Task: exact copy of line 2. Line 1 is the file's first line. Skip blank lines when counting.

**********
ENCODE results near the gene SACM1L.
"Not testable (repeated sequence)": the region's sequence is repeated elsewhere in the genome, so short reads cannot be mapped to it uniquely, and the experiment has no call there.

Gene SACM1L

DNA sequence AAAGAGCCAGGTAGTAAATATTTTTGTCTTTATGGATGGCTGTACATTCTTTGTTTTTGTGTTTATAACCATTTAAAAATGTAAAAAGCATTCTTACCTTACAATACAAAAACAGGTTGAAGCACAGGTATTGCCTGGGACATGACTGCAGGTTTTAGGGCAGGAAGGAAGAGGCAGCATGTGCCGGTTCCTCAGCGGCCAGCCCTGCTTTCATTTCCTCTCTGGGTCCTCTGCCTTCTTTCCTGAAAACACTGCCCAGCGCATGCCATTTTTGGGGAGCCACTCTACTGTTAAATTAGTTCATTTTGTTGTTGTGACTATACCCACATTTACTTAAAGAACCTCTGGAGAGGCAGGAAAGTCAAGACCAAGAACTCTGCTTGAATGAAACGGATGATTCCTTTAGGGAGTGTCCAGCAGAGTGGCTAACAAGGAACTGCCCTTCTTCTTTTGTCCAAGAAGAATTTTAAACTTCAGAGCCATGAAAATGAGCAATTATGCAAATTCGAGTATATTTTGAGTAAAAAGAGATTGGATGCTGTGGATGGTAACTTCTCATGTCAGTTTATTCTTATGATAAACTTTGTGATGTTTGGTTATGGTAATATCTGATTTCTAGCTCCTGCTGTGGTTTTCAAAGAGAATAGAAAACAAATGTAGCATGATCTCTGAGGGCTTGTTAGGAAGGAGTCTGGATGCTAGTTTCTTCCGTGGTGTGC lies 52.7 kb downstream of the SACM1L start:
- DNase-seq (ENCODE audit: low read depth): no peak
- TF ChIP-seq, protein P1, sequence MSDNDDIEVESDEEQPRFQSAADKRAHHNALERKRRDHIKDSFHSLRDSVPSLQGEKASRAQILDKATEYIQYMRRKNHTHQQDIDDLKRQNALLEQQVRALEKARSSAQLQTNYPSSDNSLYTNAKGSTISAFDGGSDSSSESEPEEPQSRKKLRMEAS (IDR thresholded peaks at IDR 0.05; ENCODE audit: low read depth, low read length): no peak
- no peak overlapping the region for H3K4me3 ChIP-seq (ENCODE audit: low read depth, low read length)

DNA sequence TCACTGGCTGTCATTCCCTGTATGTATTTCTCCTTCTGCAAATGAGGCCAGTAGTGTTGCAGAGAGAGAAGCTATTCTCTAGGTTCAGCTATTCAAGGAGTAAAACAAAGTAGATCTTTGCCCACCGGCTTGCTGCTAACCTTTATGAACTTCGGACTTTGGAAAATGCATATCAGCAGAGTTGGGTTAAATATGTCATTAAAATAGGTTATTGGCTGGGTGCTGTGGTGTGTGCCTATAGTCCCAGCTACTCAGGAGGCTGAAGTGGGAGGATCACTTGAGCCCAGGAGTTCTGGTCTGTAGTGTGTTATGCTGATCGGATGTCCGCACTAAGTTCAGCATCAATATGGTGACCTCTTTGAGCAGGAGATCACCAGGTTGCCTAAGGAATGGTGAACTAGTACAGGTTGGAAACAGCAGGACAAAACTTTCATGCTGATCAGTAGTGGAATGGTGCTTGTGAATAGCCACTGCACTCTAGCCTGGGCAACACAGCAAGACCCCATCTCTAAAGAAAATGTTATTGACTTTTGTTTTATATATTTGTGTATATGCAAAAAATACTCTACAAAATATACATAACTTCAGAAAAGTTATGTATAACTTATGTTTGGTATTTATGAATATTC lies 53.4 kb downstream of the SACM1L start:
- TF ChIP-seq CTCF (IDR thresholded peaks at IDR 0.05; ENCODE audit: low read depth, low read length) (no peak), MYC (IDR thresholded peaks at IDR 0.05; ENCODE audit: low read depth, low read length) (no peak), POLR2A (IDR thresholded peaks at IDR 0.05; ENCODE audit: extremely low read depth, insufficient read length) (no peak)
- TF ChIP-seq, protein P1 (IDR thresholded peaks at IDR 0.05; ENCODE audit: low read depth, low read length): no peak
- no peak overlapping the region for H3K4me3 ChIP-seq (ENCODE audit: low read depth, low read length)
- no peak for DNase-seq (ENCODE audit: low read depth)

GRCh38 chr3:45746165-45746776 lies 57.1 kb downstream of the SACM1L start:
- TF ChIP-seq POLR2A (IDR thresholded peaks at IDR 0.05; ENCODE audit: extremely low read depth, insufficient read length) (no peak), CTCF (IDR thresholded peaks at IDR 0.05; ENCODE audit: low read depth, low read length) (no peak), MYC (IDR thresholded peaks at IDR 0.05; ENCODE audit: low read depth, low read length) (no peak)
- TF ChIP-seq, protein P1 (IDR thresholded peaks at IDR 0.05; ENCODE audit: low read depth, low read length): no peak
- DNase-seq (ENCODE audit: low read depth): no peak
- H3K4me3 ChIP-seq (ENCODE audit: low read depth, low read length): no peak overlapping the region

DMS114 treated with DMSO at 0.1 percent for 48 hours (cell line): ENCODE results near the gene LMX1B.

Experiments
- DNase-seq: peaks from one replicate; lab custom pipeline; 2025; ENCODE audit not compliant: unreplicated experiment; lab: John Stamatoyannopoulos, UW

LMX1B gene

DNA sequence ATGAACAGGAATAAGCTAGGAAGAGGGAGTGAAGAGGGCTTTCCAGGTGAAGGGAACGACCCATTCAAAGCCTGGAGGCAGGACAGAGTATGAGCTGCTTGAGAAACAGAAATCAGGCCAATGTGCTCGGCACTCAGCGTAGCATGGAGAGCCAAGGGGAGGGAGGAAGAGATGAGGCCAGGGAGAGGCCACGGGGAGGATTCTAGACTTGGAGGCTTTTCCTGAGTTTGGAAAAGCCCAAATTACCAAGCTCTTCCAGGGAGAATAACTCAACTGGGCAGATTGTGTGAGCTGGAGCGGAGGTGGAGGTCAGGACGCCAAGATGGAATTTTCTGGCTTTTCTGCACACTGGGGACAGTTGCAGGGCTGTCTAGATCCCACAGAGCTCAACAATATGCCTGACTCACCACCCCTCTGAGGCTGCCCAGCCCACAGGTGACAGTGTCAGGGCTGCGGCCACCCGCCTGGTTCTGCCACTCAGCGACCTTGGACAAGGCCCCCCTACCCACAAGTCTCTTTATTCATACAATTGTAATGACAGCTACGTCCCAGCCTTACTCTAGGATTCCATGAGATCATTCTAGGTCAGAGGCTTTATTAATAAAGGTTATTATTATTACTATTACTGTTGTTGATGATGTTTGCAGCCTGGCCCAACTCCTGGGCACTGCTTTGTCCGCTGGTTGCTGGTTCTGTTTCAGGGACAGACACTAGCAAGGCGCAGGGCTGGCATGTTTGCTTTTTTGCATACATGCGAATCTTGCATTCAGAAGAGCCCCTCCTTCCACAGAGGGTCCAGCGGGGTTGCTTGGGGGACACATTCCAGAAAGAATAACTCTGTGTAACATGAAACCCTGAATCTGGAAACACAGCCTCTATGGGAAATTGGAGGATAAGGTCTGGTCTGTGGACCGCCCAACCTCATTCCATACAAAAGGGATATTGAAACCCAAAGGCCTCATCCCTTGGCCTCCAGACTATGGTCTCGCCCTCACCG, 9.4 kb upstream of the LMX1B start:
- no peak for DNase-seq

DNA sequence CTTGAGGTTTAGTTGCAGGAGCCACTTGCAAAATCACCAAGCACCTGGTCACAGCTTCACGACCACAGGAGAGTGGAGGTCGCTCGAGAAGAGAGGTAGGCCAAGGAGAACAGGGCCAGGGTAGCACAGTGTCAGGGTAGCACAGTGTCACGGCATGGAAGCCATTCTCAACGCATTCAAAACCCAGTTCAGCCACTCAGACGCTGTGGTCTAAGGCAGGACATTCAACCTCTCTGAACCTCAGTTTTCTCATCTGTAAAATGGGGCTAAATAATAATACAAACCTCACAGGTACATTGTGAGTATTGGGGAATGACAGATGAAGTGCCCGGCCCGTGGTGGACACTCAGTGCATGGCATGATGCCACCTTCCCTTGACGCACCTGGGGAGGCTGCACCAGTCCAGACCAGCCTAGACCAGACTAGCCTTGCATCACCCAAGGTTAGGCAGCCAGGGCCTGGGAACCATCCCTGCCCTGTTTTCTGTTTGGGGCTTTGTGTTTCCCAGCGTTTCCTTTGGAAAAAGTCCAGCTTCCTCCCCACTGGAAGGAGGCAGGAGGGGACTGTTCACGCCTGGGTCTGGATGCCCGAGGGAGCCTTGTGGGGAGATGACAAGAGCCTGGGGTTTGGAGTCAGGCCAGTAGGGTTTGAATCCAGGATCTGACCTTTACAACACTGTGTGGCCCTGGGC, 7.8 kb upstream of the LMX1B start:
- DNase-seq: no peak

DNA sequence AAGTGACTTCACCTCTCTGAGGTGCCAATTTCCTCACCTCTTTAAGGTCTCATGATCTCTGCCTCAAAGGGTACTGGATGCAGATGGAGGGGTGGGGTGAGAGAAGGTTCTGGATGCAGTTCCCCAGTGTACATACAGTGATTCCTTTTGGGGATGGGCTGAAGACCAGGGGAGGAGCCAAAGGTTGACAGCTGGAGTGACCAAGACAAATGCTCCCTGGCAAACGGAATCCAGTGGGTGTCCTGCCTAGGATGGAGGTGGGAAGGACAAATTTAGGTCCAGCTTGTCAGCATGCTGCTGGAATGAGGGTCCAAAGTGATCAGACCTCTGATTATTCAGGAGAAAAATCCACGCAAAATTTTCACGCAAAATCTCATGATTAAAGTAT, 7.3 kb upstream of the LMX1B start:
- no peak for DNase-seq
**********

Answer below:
"Not testable (repeated sequence)": the region's sequence is repeated elsewhere in the genome, so short reads cannot be mapped to it uniquely, and the experiment has no call there.